The great whirlwind sparked by a cartoon by the Swiss artist Patrick Chapat in a German magazine is still sparking interactions in India, where supporters of Narendra Modi’s regime have harshly criticized him, describing him as a racist Nazi.
In an article in the Swiss newspaper Le Temps, Shabat said that as soon as his drawing was published in the German magazine Der Spiegel, Indian officials rushed to criticize him and the German magazine, stigmatizing it as Nazi and racist.
The drawing shows two opposite trains at approximately the same distance, the first is a modern and fast Chinese “TGV” in which only the driver and his assistant appear, while the second is an Indian filled with passengers, some on the roof of the train and others on its sides, as well as those looking out of the windows. The cartoonist indicated that he aimed through the cartoon to show the great economic disparity between the two rival countries.
the real reason
According to the article, the German ambassador to India was forced to express his rejection of the caricature, stressing that it was “inappropriate and not funny,” while “Russia Today channel poured more oil on the fire and stated that the drawing once again confirms Western colonial hatred, and initiated an opinion poll.” Indian citizens on the matter.”
On the other hand – explains Patrick – Indian artists, including actress Eta Mehrotra, confirmed that the controversial drawing can be classified as promoting a “stereotype” about India, but at the same time it is a drawing that applies to the lived reality within the country.
The painter stated in his article that the real reason behind the weeks-long uproar against the cartoon is that it shows a reality that contradicts what Narendra Modi’s government has been trying to show for years, which is keen to show “glowing India”, while the reality is completely opposite to that in many aspects.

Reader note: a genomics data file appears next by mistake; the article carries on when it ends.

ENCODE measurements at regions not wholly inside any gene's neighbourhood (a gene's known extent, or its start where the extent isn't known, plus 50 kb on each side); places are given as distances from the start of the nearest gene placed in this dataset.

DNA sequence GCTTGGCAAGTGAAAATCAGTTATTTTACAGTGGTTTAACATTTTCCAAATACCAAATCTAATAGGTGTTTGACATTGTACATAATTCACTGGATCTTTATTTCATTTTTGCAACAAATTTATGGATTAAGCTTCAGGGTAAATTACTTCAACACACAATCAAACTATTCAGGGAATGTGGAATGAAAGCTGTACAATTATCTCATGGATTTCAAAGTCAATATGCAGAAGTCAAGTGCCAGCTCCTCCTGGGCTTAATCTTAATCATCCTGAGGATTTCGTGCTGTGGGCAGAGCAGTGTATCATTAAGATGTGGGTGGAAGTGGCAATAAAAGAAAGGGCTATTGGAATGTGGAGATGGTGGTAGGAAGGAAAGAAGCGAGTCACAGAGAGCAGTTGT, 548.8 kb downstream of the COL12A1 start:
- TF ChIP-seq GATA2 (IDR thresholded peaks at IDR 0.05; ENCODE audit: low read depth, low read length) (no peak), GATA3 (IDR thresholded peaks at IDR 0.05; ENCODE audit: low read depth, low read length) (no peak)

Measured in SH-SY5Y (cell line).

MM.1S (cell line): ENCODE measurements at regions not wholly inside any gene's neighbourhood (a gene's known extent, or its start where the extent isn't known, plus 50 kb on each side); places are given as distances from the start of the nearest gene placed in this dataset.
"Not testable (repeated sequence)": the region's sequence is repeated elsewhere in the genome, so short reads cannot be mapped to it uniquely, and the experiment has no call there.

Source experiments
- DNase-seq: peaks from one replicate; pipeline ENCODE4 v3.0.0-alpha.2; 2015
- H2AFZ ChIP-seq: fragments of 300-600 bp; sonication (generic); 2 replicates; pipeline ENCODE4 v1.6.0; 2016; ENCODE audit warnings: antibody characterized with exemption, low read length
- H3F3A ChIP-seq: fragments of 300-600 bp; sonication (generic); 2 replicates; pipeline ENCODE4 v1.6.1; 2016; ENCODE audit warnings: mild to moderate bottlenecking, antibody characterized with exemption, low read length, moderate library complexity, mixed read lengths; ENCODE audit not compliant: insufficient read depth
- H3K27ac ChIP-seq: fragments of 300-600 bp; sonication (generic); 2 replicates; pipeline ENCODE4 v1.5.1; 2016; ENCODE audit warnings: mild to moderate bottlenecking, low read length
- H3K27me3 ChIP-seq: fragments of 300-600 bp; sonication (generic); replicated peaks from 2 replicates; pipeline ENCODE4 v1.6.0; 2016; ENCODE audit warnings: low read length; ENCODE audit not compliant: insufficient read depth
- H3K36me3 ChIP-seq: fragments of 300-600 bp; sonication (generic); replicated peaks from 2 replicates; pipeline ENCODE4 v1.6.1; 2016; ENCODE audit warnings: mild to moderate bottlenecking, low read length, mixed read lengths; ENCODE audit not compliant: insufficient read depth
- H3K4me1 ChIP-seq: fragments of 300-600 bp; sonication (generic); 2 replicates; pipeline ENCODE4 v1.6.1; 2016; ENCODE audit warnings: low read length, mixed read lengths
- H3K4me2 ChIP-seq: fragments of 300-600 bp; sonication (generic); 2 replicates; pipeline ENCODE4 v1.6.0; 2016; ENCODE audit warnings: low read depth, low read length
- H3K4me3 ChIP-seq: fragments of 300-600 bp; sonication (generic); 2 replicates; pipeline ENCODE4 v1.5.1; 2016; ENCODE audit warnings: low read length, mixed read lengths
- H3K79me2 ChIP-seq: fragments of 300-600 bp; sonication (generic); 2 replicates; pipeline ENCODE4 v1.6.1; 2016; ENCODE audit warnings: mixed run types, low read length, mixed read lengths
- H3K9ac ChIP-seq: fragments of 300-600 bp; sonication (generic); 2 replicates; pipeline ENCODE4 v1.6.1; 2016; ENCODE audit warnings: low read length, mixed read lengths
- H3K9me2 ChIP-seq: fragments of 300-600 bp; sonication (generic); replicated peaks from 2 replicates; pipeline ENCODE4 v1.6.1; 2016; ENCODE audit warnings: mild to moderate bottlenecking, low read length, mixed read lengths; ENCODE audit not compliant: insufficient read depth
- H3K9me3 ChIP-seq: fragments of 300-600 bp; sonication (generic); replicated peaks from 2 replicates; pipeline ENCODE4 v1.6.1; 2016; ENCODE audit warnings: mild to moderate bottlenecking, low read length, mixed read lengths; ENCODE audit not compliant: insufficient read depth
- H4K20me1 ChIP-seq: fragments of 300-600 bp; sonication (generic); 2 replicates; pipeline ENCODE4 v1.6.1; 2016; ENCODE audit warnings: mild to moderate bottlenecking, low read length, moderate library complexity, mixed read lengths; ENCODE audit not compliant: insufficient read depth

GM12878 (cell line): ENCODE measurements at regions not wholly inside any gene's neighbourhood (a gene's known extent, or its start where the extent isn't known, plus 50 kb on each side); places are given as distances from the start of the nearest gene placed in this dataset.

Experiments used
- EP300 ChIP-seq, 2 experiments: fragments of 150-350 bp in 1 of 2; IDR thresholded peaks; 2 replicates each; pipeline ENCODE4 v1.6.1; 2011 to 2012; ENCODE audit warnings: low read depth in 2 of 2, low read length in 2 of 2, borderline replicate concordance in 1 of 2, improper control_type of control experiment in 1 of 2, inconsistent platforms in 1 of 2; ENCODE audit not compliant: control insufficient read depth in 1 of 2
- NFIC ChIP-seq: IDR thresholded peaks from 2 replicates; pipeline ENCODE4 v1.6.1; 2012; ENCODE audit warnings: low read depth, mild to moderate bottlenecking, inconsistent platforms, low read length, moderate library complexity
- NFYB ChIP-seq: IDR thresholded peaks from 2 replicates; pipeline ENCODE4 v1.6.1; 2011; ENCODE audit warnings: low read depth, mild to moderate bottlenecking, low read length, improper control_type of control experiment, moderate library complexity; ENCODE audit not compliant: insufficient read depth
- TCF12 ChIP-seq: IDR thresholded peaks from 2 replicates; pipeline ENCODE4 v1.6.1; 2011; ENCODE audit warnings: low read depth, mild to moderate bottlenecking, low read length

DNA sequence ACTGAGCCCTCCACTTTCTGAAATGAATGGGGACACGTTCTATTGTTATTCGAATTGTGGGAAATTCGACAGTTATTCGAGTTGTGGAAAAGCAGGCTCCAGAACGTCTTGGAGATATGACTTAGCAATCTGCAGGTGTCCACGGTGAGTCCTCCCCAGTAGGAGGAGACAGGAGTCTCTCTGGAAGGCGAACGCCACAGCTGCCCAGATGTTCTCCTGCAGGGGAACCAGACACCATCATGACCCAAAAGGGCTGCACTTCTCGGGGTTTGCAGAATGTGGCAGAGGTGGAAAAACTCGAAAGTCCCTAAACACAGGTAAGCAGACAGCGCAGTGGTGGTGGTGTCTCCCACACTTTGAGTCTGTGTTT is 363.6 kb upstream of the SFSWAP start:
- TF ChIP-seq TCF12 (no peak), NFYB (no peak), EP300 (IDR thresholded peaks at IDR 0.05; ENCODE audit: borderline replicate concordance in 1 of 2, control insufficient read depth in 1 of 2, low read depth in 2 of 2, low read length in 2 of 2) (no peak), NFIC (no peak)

He said that during the uproar that erupted after the publication of the cartoon, the tragic train accident occurred near the town of Balasore in the eastern state of Odisha, killing about 300 people and wounding hundreds with injuries of varying severity.
Shabat stressed that the exaggerated reaction led by the Indian authority, led by Modi, against the caricature, reveals the extent of the “perversion” of the current prime minister’s authority, which has been in power since 2014.
He said that Modi does not like criticism and does not have a sense of humor, and he worked as soon as he came to power to take what contradicts the Indian “culture of tolerance” towards political cartoons, as some cartoonists are threatened with imprisonment because of their criticism of political conditions, and it has become very difficult to criticize Modi in the newspapers Hindi.
Resorting to social media platforms to publish political cartoons has become fraught with danger, as some cartoonists are being prosecuted for publishing cartoons critical of the government, in addition to electronic flies launching campaigns to close their accounts.
Cartoonists are accused of working against the interest of the country.
Shabbat warned that Narendra Modi is preparing for a new bill that will enable him to control information disseminated via the Internet and social media, describing that bill as a “freedom-killing project”.